This study seeks to develop a method for delineating the catchment areas of healthcare facilities that takes into account people’s actual hospital visit behaviors. As discussed earlier, a theoretical catchment area based on distance or travel time may not include some areas in which patients within the catchment area patronize physicians, or may contain some locations where no healthcare visits occur. Meanwhile, pertinent taxi trajectories can be used to identify the actual origins and destinations of real patients and thus address the limitations of traditional catchments to a certain extent. Theoretical (or model-based) catchments and trajectory data-based catchments are deployed in this study as two complementary perspectives. They are integrated to generate catchment areas that better reflect people’s actual visits to healthcare facilities. The relationships between them are shown in Figure 1. A model-based catchment area (MCA) delineates the catchment area of a medical facility using theoretical distance. A data-based catchment area (DCA) is derived from a big taxi trajectory dataset. The MCA and DCA can be integrated to obtain the integrated catchment area (ICA), which adjusts the MCA to take into account actual hospital visit behavior. Through such integration, the ICA better reflects people’s behavior and is used as the “window” in the E2SFCA method in this study.
In previous studies, if a location is within a spatial barrier threshold, it is regarded as inside the catchment area, and if a location is beyond this threshold, it is regarded as outside the catchment area. However, some residents within a catchment area may not utilize the healthcare facilities within it while some people living outside this catchment area may utilize these facilities. Therefore, in this paper, whether a location belongs to a catchment area or not depends on the probability of people who live at that location visiting the facilities within the catchment. In light of the flexibility of people’s healthcare choices, every healthcare facility has a possibility of being visited by any patient. We thus define this possibility of visit as access probability. Access probability is in the range of zero to one and the value shows the likelihood of visiting a healthcare facility by people at a specified location. Note that access probability generated from conventional models and actual data are not the same, which are defined as MAP (model-based access probability) and DAP (data-based access probability) respectively, while integrated access probability (IAP) refers to the likelihood of visiting a healthcare facility considering both model-based and data-based perspectives. In what follows, different access probability indexes are defined in detail.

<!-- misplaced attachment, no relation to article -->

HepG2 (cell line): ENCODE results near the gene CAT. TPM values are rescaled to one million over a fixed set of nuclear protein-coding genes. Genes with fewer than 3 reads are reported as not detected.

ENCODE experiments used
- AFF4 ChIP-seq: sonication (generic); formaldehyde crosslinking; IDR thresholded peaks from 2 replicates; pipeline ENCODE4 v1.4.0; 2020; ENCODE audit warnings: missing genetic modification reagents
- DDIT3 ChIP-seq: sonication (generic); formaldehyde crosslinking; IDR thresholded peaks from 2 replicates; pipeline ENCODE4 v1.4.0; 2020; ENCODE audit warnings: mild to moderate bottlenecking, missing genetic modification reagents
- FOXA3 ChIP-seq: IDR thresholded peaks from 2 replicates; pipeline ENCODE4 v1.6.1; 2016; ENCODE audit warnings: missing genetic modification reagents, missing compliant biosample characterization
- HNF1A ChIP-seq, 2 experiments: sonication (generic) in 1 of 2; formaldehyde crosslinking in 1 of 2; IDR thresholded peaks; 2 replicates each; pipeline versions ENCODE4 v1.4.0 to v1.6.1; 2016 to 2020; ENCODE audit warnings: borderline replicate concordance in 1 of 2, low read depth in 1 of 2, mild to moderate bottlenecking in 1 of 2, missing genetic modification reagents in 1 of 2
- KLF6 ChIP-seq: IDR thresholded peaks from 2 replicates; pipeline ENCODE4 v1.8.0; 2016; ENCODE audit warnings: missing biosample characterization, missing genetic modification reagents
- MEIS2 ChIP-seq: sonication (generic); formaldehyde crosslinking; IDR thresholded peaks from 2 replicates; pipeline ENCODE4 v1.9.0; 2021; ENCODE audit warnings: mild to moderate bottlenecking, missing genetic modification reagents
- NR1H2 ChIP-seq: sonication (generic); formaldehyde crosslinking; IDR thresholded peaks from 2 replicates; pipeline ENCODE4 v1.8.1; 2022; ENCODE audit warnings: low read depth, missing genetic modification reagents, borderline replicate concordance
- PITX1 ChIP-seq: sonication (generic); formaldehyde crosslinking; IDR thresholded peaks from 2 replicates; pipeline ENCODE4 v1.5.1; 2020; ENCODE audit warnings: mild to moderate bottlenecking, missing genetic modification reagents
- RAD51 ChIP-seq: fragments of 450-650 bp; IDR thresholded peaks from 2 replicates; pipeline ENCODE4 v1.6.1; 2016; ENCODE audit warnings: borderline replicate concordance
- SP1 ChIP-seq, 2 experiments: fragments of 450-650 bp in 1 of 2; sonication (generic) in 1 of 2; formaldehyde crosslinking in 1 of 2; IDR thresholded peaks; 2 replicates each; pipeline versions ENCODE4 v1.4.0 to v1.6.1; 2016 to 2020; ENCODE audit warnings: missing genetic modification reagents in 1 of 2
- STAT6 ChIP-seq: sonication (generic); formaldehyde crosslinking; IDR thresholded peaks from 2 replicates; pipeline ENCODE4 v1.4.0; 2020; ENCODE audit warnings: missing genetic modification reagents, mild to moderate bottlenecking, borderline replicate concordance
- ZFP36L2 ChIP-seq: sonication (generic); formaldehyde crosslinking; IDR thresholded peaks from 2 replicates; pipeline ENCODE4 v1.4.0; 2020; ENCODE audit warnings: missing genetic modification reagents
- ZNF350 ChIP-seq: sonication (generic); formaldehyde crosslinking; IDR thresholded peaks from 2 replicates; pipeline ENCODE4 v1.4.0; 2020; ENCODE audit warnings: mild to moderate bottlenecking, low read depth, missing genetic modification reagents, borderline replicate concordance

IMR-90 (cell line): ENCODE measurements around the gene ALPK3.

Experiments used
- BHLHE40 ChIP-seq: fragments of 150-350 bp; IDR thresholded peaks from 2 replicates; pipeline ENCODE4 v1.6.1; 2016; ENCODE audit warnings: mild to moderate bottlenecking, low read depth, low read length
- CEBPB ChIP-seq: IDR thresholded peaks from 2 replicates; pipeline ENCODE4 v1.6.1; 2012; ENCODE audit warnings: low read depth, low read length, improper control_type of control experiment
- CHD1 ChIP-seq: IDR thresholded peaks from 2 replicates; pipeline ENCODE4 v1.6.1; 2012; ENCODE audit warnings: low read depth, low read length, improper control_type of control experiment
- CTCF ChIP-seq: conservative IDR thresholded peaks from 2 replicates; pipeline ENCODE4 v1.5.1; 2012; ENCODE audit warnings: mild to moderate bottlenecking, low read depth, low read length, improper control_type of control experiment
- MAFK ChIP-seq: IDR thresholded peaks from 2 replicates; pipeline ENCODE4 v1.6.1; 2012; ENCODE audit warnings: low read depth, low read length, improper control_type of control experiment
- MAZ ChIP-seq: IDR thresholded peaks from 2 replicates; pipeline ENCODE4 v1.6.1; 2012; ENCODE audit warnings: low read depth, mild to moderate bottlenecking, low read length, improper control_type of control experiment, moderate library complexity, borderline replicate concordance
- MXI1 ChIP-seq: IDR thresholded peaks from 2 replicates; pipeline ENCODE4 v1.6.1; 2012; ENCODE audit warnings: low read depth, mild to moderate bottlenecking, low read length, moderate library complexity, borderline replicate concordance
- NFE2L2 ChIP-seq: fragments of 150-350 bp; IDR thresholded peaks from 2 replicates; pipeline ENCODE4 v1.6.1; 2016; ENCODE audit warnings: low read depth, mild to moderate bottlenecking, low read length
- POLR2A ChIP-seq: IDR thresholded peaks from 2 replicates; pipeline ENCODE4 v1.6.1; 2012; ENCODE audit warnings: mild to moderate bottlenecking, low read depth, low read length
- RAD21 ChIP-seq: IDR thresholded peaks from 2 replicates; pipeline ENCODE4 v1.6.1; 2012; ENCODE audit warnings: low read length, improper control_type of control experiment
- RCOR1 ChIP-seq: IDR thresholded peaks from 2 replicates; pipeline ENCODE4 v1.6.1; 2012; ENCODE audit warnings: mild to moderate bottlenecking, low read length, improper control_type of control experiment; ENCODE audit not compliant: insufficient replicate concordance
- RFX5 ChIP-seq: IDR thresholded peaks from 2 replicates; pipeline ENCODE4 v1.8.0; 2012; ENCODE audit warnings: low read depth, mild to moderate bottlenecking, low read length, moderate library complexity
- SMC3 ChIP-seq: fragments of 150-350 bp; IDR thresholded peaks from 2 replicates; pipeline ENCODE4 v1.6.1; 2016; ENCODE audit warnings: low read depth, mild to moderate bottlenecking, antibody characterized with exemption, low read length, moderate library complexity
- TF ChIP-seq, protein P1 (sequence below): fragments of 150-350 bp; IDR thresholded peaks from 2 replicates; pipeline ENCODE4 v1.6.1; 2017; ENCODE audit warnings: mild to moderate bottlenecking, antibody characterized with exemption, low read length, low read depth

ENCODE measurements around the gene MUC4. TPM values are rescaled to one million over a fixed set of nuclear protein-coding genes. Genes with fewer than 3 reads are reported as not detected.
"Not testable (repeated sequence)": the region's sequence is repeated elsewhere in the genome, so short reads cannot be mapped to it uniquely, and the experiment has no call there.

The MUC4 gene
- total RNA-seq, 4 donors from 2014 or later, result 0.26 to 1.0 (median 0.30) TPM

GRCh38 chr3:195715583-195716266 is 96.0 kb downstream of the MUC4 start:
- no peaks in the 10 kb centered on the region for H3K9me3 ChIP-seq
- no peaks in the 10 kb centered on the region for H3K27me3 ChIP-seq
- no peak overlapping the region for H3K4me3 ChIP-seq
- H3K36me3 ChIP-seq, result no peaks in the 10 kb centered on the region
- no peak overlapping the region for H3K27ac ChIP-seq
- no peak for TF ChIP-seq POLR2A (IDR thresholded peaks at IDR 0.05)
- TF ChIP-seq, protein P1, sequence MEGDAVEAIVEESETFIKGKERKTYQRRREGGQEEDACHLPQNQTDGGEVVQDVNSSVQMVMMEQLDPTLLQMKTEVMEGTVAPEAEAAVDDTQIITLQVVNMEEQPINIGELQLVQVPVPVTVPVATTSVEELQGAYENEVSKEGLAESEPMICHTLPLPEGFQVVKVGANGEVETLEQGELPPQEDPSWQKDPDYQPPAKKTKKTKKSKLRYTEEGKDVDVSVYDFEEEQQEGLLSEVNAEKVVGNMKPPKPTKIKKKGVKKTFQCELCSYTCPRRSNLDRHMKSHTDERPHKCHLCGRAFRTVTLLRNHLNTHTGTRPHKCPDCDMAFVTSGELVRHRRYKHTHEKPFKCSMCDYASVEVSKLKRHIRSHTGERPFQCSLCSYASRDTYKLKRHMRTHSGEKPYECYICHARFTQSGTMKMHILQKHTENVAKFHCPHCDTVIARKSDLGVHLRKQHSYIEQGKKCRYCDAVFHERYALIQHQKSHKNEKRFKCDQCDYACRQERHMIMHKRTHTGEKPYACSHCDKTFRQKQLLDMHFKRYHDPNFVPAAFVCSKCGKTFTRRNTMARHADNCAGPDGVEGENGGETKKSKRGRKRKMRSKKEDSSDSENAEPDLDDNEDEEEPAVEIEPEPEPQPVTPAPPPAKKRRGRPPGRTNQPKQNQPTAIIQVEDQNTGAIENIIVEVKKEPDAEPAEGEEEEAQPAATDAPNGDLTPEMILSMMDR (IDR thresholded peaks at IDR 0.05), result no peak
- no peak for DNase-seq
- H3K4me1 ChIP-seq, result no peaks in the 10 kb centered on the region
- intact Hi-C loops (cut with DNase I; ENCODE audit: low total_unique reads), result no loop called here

2.2. The Access Probability Indexes

Model-based access probability (MAP) is the access probability based on a spatial distance threshold. Ingram proposed an accessibility model and suggested that the shorter the distance from a specific location to a service facility, the higher the access probability of the location [39]. Furthermore, distance decay is an important notion in geography [40,41]. Therefore, according to the principles of least effort and distance decay, people tend to choose the nearest facility, and the probability of visiting a facility decreases as distance increases [27,42,43]. This means that the shorter the distance, the higher the MAP. Therefore, an inverted power function which is similar to a distance decay function is used in the MAP.
Suppose SA is the study area, let F = {f1, f2, …, fn} be the set of healthcare facilities in SA, and k be any location within SA. The MAP of the resident at location k visiting a healthcare facility fi can be expressed as Formula (1):
M A P ( α k f i ) = 1 / d i i = 1 n 1 / d i
and Formula (1) satisfies the constraint of Formula (2):
M A P ( α k f 1 ) + M A P ( α k f 2 ) + + M A P ( α k f n ) = 1 ,
In Formula (1), di denotes the distance from k to fi and n denotes the total number of facilities in the study area. For instance, as Figure 2 shows, the travel distance from location k to facilities f1, f2, f3 are represented by the inverted power function weight (in parentheses on the line). The MAP of location k to the three healthcare facilities are: M A P ( α k f 1 ) = 0.3 0.3 + 0.5 + 0.5 = 0.231 , M A P ( α k f 2 ) = 0.5 0.3 + 0.5 + 0.5 = 0.385 , and M A P ( α k f 3 ) = 0.5 0.3 + 0.5 + 0.5 = 0.385 .
However, data-based access probability (DAP), which denotes the actual visit probability based on taxi trajectory data, differs. It is defined by the number of passengers who get off at a healthcare facility. The more passengers that get off at a facility, the greater attractiveness and the higher actual access probability it has [6,44]. Therefore, the DAP of one location to a particular healthcare facility can be denoted as the percentage of patients who actually visited this facility among all patients that originated from that location. DAP is thus represented by Formula (3):
D A P ( α k f i ) = p i i = 1 n p i
Similarly, D A P ( α k f i ) satisfies Formula (4):
D A P ( α k f 1 ) + D A P ( α k f 2 ) + + D A P ( α k f n ) = 1
In Formula (3), pi denotes the number of residents who visit fi from k and n denotes the total facilities number in the study area. As shown in Figure 2, the number of residents from k to f1, f2, f3 are shown in parentheses below the line. Therefore, D A P ( α k f 1 ) = 80 80 + 100 + 100 = 0.286 , D A P ( α k f 2 ) = 100 80 + 100 + 100 = 0.357 , and D A P ( α k f 3 ) = 100 80 + 100 + 100 = 0.357 .